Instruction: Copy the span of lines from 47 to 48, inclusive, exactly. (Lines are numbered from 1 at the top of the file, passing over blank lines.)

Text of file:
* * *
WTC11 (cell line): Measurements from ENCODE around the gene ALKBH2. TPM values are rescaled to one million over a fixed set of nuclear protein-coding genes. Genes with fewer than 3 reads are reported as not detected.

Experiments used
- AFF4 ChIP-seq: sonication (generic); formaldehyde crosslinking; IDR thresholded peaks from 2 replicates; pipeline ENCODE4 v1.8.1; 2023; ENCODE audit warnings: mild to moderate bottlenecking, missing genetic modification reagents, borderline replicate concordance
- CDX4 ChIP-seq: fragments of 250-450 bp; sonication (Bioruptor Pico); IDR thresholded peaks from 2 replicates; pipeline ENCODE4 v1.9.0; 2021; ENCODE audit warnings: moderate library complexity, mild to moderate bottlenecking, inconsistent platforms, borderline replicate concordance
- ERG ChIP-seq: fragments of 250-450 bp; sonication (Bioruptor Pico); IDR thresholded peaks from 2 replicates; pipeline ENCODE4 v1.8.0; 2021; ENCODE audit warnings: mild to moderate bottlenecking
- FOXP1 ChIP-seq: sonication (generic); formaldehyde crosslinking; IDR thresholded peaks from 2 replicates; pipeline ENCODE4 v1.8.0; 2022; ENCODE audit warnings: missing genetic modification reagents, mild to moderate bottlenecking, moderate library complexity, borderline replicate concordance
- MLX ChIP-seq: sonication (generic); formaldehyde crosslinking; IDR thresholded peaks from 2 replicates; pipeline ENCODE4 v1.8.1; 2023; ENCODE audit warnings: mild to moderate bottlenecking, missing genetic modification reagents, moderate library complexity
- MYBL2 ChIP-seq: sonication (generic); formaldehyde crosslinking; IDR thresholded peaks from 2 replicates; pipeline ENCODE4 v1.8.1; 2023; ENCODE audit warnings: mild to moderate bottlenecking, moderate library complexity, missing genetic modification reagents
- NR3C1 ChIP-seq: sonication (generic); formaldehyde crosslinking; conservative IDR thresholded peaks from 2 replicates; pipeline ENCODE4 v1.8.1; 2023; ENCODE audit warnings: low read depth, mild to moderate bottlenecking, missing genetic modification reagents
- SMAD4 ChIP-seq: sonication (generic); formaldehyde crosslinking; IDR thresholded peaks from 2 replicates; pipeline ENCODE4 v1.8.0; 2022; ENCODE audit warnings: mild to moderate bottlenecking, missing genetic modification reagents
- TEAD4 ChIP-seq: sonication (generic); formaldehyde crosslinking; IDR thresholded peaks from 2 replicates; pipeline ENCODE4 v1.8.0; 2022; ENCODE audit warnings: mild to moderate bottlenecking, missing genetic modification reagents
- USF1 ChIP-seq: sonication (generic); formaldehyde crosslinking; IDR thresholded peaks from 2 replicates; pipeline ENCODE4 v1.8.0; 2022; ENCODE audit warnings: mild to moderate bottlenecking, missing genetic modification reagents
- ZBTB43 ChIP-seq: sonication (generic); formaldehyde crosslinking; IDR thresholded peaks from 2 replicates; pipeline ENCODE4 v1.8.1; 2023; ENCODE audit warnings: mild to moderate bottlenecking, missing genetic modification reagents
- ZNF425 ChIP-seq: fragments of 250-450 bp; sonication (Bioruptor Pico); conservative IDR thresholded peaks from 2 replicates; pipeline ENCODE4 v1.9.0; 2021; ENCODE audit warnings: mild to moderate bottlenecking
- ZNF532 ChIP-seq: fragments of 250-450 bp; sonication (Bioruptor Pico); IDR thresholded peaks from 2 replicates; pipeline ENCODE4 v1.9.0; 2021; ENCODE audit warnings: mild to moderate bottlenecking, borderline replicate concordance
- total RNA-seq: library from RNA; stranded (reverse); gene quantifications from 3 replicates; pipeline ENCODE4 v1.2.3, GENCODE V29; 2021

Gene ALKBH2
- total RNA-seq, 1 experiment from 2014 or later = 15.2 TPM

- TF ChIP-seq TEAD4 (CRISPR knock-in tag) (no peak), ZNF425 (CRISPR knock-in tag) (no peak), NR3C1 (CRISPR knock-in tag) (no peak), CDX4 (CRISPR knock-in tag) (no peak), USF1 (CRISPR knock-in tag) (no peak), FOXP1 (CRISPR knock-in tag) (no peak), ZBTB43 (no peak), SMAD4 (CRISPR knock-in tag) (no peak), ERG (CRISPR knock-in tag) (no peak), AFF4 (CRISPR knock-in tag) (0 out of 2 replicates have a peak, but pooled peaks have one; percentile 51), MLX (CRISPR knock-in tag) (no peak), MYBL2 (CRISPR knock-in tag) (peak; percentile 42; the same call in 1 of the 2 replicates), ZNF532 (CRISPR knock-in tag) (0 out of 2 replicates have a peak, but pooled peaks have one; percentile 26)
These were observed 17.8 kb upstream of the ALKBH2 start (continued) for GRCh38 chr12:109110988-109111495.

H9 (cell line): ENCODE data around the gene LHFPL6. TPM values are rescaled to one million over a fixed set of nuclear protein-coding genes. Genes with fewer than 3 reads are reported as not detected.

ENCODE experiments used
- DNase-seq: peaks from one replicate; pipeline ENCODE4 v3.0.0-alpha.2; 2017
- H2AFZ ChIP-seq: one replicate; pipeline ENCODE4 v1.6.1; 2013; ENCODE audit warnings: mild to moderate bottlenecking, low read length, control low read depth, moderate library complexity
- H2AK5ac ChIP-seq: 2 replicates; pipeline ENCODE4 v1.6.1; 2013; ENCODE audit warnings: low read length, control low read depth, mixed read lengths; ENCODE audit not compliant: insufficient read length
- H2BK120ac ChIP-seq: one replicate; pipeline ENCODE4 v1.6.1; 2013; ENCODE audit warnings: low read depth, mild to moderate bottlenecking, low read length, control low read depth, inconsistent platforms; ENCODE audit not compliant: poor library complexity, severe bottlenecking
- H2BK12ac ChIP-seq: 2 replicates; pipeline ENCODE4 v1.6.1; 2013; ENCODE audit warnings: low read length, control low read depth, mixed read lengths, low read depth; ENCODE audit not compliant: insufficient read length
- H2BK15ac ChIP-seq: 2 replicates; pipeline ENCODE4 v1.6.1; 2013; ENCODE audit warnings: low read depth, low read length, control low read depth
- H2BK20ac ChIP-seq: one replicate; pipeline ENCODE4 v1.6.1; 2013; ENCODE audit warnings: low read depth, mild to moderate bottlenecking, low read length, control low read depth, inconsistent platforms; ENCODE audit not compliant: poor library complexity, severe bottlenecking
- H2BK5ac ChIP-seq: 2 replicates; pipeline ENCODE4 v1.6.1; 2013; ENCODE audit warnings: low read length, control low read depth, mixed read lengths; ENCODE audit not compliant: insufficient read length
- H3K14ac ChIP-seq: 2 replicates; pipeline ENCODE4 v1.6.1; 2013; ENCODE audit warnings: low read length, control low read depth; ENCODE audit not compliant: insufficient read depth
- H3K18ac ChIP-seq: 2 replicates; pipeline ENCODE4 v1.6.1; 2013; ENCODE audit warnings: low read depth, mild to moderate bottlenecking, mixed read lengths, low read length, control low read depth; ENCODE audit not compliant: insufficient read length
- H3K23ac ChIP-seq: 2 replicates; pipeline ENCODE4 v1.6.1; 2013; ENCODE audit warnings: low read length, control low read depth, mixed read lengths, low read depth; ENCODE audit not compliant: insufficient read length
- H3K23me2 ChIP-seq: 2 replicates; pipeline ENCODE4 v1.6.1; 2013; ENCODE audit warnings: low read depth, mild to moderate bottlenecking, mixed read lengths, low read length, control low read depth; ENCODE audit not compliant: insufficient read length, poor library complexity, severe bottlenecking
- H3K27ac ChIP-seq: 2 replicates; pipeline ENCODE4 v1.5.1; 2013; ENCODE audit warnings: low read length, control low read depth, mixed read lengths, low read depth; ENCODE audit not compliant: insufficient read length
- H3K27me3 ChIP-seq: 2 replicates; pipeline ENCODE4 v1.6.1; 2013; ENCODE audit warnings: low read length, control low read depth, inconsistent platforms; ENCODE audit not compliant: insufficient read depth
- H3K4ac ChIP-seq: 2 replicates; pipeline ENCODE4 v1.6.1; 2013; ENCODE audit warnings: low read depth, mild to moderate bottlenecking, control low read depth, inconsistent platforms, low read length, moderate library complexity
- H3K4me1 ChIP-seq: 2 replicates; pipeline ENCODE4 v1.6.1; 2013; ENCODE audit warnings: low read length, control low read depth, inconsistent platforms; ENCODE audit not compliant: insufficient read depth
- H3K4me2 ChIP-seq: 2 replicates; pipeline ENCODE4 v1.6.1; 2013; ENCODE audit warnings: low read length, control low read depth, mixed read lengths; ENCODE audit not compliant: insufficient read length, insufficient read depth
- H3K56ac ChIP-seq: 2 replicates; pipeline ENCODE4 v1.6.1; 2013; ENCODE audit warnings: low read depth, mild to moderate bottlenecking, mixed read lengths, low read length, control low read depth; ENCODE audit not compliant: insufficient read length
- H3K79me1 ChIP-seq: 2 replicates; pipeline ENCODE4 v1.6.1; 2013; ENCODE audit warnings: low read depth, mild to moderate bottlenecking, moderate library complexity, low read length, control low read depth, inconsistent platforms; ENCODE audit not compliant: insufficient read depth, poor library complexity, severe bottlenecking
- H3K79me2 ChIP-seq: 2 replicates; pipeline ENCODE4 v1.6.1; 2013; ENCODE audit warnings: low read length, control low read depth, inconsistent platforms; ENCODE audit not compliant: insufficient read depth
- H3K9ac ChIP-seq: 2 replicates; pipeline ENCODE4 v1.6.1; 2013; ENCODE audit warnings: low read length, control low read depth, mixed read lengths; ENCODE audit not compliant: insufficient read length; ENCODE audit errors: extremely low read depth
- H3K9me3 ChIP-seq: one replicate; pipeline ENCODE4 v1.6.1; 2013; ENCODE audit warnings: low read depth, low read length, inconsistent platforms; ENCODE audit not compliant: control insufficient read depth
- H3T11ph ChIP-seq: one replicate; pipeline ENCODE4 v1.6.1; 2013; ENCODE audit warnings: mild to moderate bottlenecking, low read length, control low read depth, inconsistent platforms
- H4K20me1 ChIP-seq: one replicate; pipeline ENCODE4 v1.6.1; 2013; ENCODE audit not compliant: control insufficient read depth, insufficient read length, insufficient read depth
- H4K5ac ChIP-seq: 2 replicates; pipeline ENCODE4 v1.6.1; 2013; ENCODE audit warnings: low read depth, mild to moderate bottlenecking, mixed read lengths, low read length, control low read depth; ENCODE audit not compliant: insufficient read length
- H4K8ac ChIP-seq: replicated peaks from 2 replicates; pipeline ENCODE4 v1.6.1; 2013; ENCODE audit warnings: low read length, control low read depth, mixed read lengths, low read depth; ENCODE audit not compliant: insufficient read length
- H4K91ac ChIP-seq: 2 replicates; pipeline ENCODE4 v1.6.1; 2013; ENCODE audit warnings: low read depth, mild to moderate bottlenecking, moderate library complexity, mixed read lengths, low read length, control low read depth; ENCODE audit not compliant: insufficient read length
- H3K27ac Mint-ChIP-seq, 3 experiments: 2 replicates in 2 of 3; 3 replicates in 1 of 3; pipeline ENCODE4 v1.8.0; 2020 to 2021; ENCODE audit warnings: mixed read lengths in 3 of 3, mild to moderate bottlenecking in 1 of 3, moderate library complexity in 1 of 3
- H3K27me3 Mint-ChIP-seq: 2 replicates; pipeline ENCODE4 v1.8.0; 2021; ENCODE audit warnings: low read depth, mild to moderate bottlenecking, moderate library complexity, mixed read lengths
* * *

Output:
- H4K5ac ChIP-seq: 2 replicates; pipeline ENCODE4 v1.6.1; 2013; ENCODE audit warnings: low read depth, mild to moderate bottlenecking, mixed read lengths, low read length, control low read depth; ENCODE audit not compliant: insufficient read length
- H4K8ac ChIP-seq: replicated peaks from 2 replicates; pipeline ENCODE4 v1.6.1; 2013; ENCODE audit warnings: low read length, control low read depth, mixed read lengths, low read depth; ENCODE audit not compliant: insufficient read length